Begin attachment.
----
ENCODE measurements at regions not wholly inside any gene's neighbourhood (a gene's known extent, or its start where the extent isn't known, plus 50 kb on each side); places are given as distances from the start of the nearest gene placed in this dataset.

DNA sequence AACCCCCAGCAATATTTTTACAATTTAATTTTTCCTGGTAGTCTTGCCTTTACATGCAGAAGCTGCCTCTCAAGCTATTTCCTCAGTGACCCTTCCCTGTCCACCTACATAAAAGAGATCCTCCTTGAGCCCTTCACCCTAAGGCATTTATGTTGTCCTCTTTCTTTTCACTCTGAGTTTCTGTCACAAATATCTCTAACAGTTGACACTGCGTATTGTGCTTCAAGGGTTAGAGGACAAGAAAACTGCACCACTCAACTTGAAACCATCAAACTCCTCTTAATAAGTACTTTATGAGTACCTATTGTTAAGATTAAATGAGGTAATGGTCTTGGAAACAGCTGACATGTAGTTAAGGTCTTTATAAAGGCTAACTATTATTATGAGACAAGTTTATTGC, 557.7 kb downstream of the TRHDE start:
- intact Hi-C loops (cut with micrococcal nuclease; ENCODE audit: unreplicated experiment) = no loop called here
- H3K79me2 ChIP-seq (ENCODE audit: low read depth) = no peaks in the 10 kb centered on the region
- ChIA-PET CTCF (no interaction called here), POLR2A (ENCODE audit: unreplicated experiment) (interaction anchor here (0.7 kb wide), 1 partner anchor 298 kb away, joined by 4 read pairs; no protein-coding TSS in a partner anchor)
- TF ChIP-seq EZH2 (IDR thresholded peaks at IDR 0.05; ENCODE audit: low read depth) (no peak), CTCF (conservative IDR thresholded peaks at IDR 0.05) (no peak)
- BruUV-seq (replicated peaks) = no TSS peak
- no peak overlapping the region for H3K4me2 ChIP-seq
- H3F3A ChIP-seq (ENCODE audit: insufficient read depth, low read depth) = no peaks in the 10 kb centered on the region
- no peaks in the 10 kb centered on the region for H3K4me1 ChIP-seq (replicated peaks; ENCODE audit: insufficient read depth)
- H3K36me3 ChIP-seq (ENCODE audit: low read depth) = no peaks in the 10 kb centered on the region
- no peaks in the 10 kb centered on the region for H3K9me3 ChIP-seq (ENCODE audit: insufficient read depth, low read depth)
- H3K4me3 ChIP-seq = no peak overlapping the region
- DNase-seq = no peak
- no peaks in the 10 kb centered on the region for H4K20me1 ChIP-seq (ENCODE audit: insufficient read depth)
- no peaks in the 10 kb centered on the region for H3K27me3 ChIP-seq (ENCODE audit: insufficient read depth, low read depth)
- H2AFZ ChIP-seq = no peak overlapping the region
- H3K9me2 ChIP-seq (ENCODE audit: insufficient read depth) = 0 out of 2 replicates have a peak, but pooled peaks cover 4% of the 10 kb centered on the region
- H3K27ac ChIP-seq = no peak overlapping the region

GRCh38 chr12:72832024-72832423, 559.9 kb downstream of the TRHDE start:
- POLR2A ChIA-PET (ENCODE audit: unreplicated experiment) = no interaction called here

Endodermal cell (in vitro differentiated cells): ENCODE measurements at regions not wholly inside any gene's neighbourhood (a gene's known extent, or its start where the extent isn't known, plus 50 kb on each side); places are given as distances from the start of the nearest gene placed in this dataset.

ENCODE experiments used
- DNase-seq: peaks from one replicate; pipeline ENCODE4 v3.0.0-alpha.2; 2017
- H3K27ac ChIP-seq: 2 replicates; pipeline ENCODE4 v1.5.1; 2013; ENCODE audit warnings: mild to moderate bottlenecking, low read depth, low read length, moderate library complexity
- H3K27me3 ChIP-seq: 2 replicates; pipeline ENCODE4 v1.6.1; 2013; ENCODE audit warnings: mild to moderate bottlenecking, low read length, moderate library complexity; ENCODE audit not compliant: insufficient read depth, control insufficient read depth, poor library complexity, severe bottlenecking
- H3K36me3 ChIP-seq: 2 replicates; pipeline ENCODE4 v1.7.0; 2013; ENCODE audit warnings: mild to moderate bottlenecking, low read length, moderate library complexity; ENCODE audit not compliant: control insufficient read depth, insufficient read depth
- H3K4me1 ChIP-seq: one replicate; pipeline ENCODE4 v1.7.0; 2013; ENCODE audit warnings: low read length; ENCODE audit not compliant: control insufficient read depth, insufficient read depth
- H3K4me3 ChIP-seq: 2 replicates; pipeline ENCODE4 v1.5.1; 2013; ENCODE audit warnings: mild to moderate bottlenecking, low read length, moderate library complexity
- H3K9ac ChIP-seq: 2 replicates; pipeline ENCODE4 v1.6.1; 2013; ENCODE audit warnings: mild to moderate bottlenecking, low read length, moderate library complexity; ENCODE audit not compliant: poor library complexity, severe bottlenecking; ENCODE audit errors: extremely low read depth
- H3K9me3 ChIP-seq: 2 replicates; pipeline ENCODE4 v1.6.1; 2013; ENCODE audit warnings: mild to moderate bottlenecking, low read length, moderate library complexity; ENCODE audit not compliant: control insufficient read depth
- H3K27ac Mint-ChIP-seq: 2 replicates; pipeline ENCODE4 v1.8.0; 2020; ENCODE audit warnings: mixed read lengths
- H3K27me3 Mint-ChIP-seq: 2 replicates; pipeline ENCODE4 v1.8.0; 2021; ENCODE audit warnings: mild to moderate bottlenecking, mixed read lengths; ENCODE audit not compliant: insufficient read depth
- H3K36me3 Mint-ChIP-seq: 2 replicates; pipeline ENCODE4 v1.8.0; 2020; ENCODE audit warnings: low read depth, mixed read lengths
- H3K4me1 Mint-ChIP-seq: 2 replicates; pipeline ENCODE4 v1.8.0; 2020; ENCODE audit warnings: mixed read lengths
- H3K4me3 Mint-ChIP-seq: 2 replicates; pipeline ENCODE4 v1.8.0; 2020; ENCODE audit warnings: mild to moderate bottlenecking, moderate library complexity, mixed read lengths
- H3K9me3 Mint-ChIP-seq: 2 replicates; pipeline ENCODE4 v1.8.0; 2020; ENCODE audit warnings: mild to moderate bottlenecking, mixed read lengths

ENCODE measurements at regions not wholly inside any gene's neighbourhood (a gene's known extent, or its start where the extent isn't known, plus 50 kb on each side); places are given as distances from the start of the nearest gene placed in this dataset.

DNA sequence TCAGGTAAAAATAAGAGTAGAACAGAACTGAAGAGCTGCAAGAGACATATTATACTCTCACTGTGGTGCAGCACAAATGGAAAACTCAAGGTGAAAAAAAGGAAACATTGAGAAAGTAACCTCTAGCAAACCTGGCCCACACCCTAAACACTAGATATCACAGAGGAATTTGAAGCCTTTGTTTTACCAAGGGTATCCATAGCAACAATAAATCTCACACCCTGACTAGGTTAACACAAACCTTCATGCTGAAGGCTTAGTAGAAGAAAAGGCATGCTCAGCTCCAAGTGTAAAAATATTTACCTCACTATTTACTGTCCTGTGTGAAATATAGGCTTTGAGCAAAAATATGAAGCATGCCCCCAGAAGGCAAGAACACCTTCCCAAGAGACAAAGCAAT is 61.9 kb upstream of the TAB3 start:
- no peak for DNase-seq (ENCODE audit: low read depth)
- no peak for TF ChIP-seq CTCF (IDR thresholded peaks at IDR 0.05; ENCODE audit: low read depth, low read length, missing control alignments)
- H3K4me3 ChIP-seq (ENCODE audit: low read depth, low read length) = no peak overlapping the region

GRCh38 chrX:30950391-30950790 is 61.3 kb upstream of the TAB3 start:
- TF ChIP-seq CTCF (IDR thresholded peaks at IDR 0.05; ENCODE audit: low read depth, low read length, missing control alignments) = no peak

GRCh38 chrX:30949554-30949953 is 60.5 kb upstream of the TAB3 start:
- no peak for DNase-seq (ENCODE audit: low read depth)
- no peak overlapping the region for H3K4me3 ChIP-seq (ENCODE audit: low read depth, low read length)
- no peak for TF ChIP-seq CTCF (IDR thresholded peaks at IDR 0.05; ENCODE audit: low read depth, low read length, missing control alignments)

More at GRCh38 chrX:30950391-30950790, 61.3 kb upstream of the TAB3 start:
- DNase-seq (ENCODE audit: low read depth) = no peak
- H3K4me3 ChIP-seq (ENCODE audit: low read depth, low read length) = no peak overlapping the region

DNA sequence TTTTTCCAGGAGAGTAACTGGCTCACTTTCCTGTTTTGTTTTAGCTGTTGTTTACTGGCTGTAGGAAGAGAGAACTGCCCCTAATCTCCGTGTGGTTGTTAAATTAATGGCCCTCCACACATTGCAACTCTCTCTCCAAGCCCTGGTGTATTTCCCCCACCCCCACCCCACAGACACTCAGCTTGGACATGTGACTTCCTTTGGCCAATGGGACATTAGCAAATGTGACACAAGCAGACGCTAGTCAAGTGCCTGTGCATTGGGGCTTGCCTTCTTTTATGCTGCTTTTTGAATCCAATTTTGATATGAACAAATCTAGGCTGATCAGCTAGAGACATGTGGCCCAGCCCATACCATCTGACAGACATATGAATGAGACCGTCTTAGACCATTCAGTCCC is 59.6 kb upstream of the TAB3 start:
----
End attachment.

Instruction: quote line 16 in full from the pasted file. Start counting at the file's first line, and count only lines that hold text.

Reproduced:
- no peaks in the 10 kb centered on the region for H3K27me3 ChIP-seq (ENCODE audit: insufficient read depth, low read depth)